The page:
Making Sense of China…Over Coffee and Croissants

Luxembourg has gone crazy – good crazy – over China.

Last month’s announcement that China had awarded a 50 billion renminbi Qualified Foreign Institutional Investor quota to the grand duchy was just the latest sign of the country’s success in carving a key role in China’s strategy to take its currency global and integrate its financial industry with the outside world.

Serge Krancenblum

Translation? Managers of Luxembourg funds will soon have a direct route to invest in securities in China’s domestic markets.

The cherry on the cake came a week later when China’s Bank of Communications inaugurated its Luxembourg headquarters – making it Chinese bank #6 in the grand duchy.

There’s still more: Luxembourg has become the first non-Asian country to be accepted as a founder member of the Asian Infrastructure Investment Bank, a project piloted by Beijing and a key element in the drive to internationalise the renminbi. It also recognizes the grand duchy’s potential in infrastructure financing.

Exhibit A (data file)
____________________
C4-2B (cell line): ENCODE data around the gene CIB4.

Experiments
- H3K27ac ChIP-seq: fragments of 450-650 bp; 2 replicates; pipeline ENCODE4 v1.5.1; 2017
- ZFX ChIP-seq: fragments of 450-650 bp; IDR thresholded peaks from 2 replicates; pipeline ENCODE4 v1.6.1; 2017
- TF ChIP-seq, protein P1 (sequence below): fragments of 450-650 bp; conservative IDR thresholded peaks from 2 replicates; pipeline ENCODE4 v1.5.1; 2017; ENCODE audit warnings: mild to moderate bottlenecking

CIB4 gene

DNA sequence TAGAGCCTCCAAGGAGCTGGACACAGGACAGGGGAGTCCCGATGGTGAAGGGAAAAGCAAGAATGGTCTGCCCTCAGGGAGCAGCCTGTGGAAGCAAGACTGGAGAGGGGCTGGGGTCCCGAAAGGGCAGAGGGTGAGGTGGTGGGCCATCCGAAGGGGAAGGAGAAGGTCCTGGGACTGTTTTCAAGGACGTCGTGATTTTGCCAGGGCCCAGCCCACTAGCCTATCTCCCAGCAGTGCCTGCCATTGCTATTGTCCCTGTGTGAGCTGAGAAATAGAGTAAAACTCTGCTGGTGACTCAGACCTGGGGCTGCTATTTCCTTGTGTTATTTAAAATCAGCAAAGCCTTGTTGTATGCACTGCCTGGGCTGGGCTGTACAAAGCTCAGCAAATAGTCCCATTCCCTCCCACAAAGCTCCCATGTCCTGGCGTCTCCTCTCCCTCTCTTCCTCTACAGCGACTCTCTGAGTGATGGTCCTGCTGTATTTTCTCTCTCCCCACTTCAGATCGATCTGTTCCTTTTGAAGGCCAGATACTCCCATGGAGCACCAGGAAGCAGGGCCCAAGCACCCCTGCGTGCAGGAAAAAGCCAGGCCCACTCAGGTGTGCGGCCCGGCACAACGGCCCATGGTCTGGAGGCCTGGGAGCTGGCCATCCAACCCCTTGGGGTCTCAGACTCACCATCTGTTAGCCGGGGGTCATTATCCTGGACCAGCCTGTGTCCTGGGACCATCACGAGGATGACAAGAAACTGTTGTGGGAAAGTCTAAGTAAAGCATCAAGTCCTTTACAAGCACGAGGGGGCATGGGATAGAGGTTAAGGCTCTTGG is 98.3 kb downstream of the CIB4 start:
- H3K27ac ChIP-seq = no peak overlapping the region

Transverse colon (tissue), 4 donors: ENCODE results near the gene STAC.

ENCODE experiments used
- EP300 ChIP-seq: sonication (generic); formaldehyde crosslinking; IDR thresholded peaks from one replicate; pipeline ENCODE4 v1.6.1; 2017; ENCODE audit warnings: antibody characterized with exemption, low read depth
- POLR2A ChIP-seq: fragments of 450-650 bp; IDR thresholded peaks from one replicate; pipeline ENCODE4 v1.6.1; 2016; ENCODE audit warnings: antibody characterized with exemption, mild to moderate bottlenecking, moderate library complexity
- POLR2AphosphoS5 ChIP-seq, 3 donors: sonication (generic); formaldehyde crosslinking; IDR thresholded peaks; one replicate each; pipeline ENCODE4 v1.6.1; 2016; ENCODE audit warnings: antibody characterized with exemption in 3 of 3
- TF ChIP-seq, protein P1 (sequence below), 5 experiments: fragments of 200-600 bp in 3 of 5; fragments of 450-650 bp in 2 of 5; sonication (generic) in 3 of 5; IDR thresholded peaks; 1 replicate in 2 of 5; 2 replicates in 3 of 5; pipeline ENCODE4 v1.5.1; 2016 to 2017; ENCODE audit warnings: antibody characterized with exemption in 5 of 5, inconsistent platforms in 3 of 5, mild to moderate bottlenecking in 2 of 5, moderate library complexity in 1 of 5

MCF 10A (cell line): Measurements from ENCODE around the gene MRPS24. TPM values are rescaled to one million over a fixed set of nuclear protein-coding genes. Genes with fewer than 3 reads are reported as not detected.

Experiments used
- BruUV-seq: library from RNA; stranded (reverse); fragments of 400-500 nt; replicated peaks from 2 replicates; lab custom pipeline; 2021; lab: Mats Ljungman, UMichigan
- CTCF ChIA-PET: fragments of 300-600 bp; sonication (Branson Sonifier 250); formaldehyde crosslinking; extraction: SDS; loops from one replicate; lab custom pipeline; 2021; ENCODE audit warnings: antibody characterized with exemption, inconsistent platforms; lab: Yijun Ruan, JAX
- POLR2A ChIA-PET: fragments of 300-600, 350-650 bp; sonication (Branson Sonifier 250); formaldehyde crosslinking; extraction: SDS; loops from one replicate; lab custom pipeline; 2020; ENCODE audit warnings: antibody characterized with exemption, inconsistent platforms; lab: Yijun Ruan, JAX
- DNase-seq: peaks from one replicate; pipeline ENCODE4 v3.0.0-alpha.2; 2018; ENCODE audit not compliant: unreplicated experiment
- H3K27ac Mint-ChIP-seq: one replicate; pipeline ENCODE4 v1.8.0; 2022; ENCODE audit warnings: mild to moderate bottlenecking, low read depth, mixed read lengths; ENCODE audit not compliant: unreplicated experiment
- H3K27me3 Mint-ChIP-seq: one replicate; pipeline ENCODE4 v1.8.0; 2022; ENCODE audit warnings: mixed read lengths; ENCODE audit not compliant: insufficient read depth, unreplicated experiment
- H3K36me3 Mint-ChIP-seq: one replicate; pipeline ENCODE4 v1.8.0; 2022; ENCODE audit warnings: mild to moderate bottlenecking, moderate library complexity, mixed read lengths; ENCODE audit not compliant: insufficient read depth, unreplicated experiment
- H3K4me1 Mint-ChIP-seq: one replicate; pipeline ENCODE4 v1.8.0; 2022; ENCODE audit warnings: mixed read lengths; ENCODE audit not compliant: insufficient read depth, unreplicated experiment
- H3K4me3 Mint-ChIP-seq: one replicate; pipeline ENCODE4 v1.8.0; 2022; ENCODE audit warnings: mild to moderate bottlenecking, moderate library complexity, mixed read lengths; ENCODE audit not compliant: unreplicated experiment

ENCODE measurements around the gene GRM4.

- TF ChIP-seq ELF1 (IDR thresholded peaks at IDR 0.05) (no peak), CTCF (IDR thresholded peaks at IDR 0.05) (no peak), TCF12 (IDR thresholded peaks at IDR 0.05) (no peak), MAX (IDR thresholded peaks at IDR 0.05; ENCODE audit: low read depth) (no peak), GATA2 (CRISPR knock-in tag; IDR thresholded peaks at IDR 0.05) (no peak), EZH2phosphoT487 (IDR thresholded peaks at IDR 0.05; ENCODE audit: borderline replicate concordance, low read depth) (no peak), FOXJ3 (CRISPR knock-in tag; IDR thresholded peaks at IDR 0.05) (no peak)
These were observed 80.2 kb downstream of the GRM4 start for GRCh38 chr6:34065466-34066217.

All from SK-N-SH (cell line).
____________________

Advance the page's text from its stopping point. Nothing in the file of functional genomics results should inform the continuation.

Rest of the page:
Bottom line: Despite intense competition from rival European centres to attract Chinese financial business, Luxembourg’s expertise in European and global financial markets is clearly critical for Chinese leaders as they push the country into the global financial mainstream.

All well and good – and making it still more crucial for businesses on the prowl to exploit the opportunities increasingly on offer — and to avoid the pitfalls in newly-opening China finance and markets.


David Schlesinger

And that’s why VitalBriefing and the Luxembourg Association of Family Offices are hosting a breakfast panel on 2nd June to explore the evolution of China’s economic and financial strategy, the politics underneath directly affecting those opportunities — and especially how to know who to trust.

Over coffee and croissants, leading experts will discuss key trends and developments invaluable for would-be financial sector players in China.

Moderated by David Schrieberg, VitalBriefing’s CEO and prizewinning journalist, the panel will include David Schlesinger, Thomson Reuters’s former chairman in China and global editor in chief, based in Hong Kong and one of the West’s most distinguished observers of China, Serge Krancenblum, Group CEO of SGG, a leading fund and corporate administration provider, and the chairman of the Luxembourg Association of Family Offices, and Christian Hertz, Managing Associate in the Investment Management Group at Linklaters in Luxembourg


Christian Hertz

The event is free, but places are limited. Ensure your seat by registering here.